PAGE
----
Is the Euro Doomed to Fail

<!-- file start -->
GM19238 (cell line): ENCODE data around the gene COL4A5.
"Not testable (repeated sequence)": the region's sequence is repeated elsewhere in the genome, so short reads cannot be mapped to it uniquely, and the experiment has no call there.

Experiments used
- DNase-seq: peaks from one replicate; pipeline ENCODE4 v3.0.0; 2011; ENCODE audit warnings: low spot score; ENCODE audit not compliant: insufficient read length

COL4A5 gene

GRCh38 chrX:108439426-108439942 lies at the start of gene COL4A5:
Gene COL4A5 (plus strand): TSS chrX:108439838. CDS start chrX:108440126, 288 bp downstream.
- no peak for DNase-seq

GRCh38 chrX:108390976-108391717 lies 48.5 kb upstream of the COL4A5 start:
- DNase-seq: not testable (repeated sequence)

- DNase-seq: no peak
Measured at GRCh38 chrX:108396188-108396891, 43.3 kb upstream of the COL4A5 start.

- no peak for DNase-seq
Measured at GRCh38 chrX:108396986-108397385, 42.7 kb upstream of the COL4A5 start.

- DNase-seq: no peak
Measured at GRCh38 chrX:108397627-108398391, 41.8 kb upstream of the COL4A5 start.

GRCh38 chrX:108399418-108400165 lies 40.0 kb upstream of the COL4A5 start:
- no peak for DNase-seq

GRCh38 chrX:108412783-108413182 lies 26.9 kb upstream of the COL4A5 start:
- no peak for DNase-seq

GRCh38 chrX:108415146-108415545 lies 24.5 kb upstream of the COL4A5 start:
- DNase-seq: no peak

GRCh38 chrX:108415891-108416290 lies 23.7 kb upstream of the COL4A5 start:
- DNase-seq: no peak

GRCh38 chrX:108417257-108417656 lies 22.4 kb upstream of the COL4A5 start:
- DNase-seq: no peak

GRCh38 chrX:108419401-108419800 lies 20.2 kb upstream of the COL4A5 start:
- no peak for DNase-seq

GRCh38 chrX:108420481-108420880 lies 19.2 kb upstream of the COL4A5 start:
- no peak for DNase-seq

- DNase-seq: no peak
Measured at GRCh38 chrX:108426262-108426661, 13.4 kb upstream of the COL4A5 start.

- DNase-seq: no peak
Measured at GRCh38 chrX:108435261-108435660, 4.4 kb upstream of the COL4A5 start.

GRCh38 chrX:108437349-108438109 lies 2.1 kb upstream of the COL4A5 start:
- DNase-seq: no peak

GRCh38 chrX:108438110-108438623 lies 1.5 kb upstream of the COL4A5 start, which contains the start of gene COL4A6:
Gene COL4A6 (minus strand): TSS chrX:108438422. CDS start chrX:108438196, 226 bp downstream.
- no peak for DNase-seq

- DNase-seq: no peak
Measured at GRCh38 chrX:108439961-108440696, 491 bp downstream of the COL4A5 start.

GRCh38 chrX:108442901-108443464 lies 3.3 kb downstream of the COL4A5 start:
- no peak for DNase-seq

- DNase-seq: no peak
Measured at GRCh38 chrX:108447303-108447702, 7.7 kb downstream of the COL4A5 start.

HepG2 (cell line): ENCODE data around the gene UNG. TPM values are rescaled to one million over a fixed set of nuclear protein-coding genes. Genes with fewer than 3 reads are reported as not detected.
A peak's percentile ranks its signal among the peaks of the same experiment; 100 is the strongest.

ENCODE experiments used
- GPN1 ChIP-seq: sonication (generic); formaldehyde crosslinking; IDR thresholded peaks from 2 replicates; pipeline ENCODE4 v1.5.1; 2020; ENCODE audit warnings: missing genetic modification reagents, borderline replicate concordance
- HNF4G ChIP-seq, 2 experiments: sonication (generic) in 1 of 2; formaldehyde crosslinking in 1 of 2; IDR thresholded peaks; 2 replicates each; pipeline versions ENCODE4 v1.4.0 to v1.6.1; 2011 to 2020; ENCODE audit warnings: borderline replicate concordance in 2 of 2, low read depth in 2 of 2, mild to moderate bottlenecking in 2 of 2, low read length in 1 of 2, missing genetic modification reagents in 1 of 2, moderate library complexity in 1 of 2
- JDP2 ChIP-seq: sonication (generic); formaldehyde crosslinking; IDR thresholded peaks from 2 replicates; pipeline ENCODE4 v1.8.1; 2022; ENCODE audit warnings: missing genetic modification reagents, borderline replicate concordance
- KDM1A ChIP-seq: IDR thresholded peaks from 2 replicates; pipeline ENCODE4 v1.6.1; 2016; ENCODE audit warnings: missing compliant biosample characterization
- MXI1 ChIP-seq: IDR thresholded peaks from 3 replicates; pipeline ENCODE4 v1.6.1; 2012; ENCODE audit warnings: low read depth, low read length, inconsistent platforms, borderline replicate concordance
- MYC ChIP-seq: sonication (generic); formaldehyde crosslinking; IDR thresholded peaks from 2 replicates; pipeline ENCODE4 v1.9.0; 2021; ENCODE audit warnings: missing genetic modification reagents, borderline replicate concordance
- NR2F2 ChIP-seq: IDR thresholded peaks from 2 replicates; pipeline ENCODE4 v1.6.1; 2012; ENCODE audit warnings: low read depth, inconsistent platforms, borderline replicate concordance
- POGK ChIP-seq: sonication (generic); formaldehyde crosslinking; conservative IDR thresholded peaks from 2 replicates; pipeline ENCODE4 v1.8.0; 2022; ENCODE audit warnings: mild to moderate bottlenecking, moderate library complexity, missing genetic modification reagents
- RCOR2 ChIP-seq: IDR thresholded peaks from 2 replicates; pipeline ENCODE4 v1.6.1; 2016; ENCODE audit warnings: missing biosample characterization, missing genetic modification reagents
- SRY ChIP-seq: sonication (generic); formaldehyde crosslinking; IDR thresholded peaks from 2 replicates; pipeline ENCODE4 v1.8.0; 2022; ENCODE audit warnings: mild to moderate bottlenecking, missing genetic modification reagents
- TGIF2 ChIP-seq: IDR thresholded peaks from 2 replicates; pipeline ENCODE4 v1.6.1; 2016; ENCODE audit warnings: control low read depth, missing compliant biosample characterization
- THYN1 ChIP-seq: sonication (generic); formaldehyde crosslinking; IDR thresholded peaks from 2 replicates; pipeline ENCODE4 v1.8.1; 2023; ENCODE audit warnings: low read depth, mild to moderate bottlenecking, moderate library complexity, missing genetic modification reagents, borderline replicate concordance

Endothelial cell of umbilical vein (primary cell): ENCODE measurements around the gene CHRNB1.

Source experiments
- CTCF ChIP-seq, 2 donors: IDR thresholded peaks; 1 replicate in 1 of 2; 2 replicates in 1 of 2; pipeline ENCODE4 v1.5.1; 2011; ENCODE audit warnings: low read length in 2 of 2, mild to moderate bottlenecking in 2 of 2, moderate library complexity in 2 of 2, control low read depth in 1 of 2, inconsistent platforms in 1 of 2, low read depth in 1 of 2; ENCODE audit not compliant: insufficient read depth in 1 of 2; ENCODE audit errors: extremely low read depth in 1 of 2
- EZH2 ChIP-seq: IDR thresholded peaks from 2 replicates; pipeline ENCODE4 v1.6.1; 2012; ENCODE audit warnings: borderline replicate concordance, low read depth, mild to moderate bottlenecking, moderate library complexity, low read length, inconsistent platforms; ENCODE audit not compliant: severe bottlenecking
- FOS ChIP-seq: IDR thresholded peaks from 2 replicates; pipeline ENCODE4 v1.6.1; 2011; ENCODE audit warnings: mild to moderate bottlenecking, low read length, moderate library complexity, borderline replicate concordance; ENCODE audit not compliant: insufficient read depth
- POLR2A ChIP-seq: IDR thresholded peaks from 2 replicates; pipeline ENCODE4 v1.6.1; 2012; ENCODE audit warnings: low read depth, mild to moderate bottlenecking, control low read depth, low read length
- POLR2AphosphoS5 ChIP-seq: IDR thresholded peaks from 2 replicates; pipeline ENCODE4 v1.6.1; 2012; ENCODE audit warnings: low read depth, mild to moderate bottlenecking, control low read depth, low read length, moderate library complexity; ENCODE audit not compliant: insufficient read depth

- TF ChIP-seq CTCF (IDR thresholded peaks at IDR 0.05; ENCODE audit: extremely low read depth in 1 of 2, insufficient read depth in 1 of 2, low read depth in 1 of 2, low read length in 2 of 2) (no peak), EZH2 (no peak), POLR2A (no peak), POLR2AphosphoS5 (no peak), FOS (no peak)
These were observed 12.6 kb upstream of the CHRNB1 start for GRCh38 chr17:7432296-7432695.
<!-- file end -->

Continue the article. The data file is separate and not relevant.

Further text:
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<ul><li><p>8/2/2019 Is the Euro Doomed to Fail</p><p> 1/8</p><p>Is The Euro Doomed To Fail? Discuss</p><p>One cannot begin to consider this question without explicitlydefining the term fail. For the purpose of this essay, it shall meanthat the costs of the introduction of the Euro exceed the benefits.</p><p>Therefore if the Euro fails, net macroeconomic performance of allEurozone countries is worse than it would have been without itsintroduction. The word doomed refers to the future, meaning thatthis essay will have to look at the likelihood of failure in the future.To analyse this, we may compare the economic performance ofsimilar countries with and without the Euro and certain ones beforeand after the introduction its introduction. The Eurozone or EMU(European Monetary Union) is to be defined as the collection of the16 countries whose official currency is the Euro (Austria, Belgium,Cyprus, Finland, France, Germany, Greece, Ireland, Italy,Luxembourg, Malta, the Netherlands, Portugal, Slovakia, Sloveniaand Spain). Although euro coins and banknotes entered circulationon 1st January 2002, the currency entered the financial markets 3years prior to that date. However, 1st January 2001 shall be the datethat we consider as the introduction of the Euro as it would havealso allowed time for any financial changes to come in to effect.</p><p>It is important to outline at least one issue with a currency unionthat has become particularly pertinent within the EMU. For allcountries to share a currency, there must also exist a commoncentral bank (the European Central Bank (ECB)) and therefore</p><p>common monetary policy. This is a necessity as if two Eurozonecountries had different policy rates, investors could constantly profitfrom arbitrage opportunities (higher returns with no extra risk) andas there is no exchange rate mechanism to correct for this,countries could rates interest rates to benefit from more lending,and their export markets not have to suffer the usual side-effect ofan exchange rate appreciation. To be clear, one common policy ratedoes not mean that all interest rates are the same as the spreadbetween the policy rate and bond yields will differ depending onfactors such as creditworthiness of the sovereign and futuremacroeconomic prospects. In any case, the problem with a common</p><p>policy rate is that it cannot be changed to counter cyclicalmovements in specific countries. This is a problem as Eurozonecountries may be in different stages of the trade cycle, or some maybe prone to more depressed fluctuations in economic activity thanothers, thus require less radical rate changes. The ability ofmonetary policy to control national inflation rates diminishedlargely. This issue exists within almost every economic tradingblock, ie within the UK, inflation differs between regions usuallyprices rise faster in the south than the north but it is far moresevere on an inter-, rather than intra-national scale. Furthermore, itis often the countries with smaller economies that lose out asFrance and Germany usually have more lobbying power to influencemonetary policy according to their own needs. In the future, this is</p></li><li><p>8/2/2019 Is the Euro Doomed to Fail</p><p> 2/8</p><p>likely to become more of an issue. As emerging markets economies(eg. Slovakia) grow, their trade cycles will become more relativelyinfluential in the EMU and as a consequence, their lobbying powermay increase. This may potentially lead to more conflict overmonetary policy as political tensions rise. The significance of this</p><p>point depends on how well the economies of the EMU move intandem if their trade cycles coincide, this point is of littleimportance.</p><p>However, the more likely case is that some countries experiencemore fluctuating GDP and inflation than others eg economiesbased on consumer good production may experience more stablegrowth than those focused on capital good manufacturing due tothe accelerator effect. This means that one common policy ratechange is not suitable for the whole region, and the rate may be forinstance, too high for certain economies to recover from deep</p><p>recessions. Furthermore, for a minority of countries currently withhigh inflation rates, price competitiveness of exports monetarypolicy is still reflationary. Then again, this could be beneficial in thelong term if firms are forced to increase innovation and efficiency tosurvive, increasing long-term productive potential.</p><p>The chart above shows how much real growth rates in 2009 inEurope differ between countries. It is not possible to implement apolicy rate change that increases Greeces growth rate whilstslowing Slovakias. Therefore the data supports the argument to anextent. However, by and large, the Eurozone countries growth ratesare similar in the range of 1% to 2%, meaning that the argumentis not so relevant. One must also recognise that it has another flaw.Monetary policy is not the only way to dampen fluctuations ineconomic activity. Member countries have largely independentcontrol over their fiscal policy. This can be more tailored toindividual economies, using changes in taxation and government</p><p>spending to control effective demand and affect the real economy.For example, if monetary policy is too loose, then tighter fiscal</p></li><li><p>8/2/2019 Is the Euro Doomed to Fail</p><p> 3/8</p><p>policy can be implemented to counter the effect. However, fiscalpolicy does have its limitations. The EMU enforces the Maastrichtfiscal criteria to avoid excessive budget deficits and manage debt tomaintain confidence in the Euro and stability mean that the reversecannot be implemented too liberally, leaving some lack of freedom</p><p>in policy-making. It is relevant to point-out how Greeces debtproblems originated from her not keeping to these regulations asstated by The Stability Pact designed specifically to avoid this styleof crisis.</p><p>One reason why the Euro is beneficial is that it reduces exchangerate risk with other non-EMU investors. Until the financial crisis,investors believed that the Euro was more-or-less stable and couldnot experience radical fluctuations, as an exogenous shock to oneeconomy is unlikely to affect expectations of the Eurozone as awhole, thus ensuring stability.Clearly this point depends on the type</p><p>of shock the financial crisis in fact affected every Eurozoneeconomy, so the Euro was no more stable than any other currency.Even so, the Euro has opened-up some developing economiesfinancial markets such that investors are more willing to lend toeconomies such as Malta and Slovakia as they are less concernedabout exchange rate risk (risk due to changes in the exchange ratepotentially diminishing profits). Beforehand, if an investor were tolend to a Slovakian country, he would have to consider how theSlovak koruna was going to change in value. Foreign exchangemarkets in this currency would have been extremely illiquid, making</p><p>it harder to find counterparty with which to trade and often meaningthat it is far more volatile. The Euro offers stability and liquidity toinvestors, which encourages FDI. In the case of Slovakia, along withlow wages and tax rates, the introduction of the Euro has helped FDIinflows to grow more than 600% from 2000, largely helpinginfrastructure and business development. Moreover, trade ingeneral with non-Eurozone nations should rise for similar reasons. Itis easier to buy and sell Euros than koruna, and also less risky,encouraging international trade, which brings with it technicalexpertise and access to foreign markets according to Stiglitz.</p><p>However, more recently, the theory has departed from reality.Below is a graph showing the exchange rate between the Euro andthe US dollar from Yahoo Finance:</p><p>Indeed, between 2006and 2008 the Euro wasrising an extraordinarilysteady rate, but in mid-2008 the financial crisishit European exportshard and demand for</p><p>the Euro fell sharplyagainst the dollar.</p><p>QuickTime and adecompressor</p><p>are needed to see this picture.</p></li><li><p>8/2/2019 Is the Euro Doomed to Fail</p><p> 4/8</p><p>Since then, the Euro has moved far more erratically andunpredictably, effectively rendering the earlier point insignificant.The lack of confidence in creditworthiness European sovereigns,particularly in the wake of the Greece debt crisis has been a furthercause of volatility. In addition, the volatility itself has induced a self-</p><p>perpetuating cycle, where lenders no longer demand the Euro asnot only are they afraid of default, but also of the situation that theEuro has fallen sharply at the time when the principal is paid-back,wiping out their profits, causing a further fall in demand andexchange rate. Although this depreciation may be beneficial forexports, this is only in the short term and is likely to increaseinflation in some countries due to higher import prices (cost-push)and rising AD due to higher exports (demand-pull). This risk isgreatest in more open economies, of which there is a large range inthe EMU, meaning that the common monetary policy argumentbecomes more pertinent. In extreme circumstances, if wealthyEuropean individuals and firms decide that they no longer want tohold Euros due to their falling value, but dollars instead, the effect ismagnified and ultimately many benefits gained from the Eurodisappear, whilst the monetary policy problem still exists. Eventhough the positive results of the European bank stress tests mayhave restored some confidence, they were highly criticized for beingtoo lenient and financial markets did not react much. Consumerconfidence figures still remain fair from their peak, strengtheningthe case for the failure of the Euro.</p><p>QuickTime and adecompressor</p><p>are needed to see this picture.</p><p>One of the aims of the Euro was to encourage trade betweenmember countries so that each can profit from the benefits ofinternational trade. The theory goes as follows: a currency union</p><p>eliminates some transaction costs between countries. When twofirms trade with different currencies, they must either both converttheir currency to a common one, such as the US Dollar, or usuallythe buying firm (firm A) will convert his currency to the selling firms(firm B)preference.This inducestwo problems:firstly, thefinancialinstitutions</p><p>which executethis foreign</p><p>QuickTime and adecompressor</p><p>are needed to see this picture.</p></li><li><p>8/2/2019 Is the Euro Doomed to Fail</p><p> 5/8</p><p>currency trade often charge commission or make a margin on thetrade, essentially meaning that it costs the firms more money totrade with different currencies. Furthermore, if for example firm A isbuying car parts from firm B as it is an car manufacturer, changes inthe exchange rate mean that firm B cannot accurately forecast its</p><p>future costs, potentially discouraging some trade due to uncertaintyabout whether or not it is cheaper to buy now or later. Nowadays,with developed financial markets, such firms are able to purchasefutures or options contracts essentially a hedge against such riskso that it can be certain of future costs. However, the seller of suchproducts charges a risk premium for taking on the risk himself,thus generating a cost for the firm. With the Euro, both transactionand financial costs are reduced or eliminated, shifting the supplycurve right in most international markets, raising trade and output.Below is a graph showing a ECB measurement for Eurozone tradeover the past 20 years.</p><p>The data shows how trade between Eurozone countries almosttrebled between the introduction of the Euro and mid-2008. Despitethe large decline in 2008-09 caused by the global recession, tradehas increased at an even faster rate than it was rising before thecrisis. This shows that the Euro has enormously aided trade betweenmember countries, allowing them to profit from Ricardos</p><p>comparative advantage theory each country can raise output byspecialising at producing what it is best at, and then trading thesurplus for foreign goods. On the other hand, the rate of growth oftrade is not much different with the Euro, as before 2001, the chartshows how it was rising rapidly, largely due to the fact that theexchange rate fluctuations between countries that adopted the eurowere already low before the formation of the EMU. Perhaps then, theEuro is not necessarily a causal factor for this rise.</p><p>QuickTime and adecompressor</p><p>are needed to see this picture.</p></li><li><p>8/2/2019 Is the Euro Doomed to Fail</p><p> 6/8</p><p>In comparison, the above graph shows the same indicator for theUK. The UK has clearly experienced more erratic trade patterns andnotably suffered a 33% decline in trade due to the global recession,whereas the EMU as a whole only experienced a 28% decrease. Inaddition, the recovery of trade in the EMU has been more rapid than</p><p>in the UK. Also, where trade fell for the UK between 2001 and 2004,the Eurozone remained stable. This may mean that a currency unionincreases resilience of trade to external shocks and allows forstronger recovery in trade from them. On the other hand, thedifferences may be due to other factors, such as UK domesticdemand falling or lagging competitiveness of exports. On balance, itis likely to be a combination of the two as all the currency unionreassures importers and gives them confidence over future costswhereas UK importing firms may prefer not to take on such riskduring hard times.</p><p>A further problem with the Euro is that countries lose the power toalter the exchange rate to alter their Balance of Payments. Often, ifin recession a country may choose to lower interest rates in order todevalue their currency so that exports become cheaper and so longas the Marshall-Lerner condition is satisfied, their current accountposition will improve. Along with this, export industries may growand employ more labour, thus dampening the real consequences onthe economy. Due to the ECB, this cannot be done and countriesmay suffer in the short-term from high unemployment, such asSpain (over 20% April 2010) whose tourism industry was particular...</p></li></ul>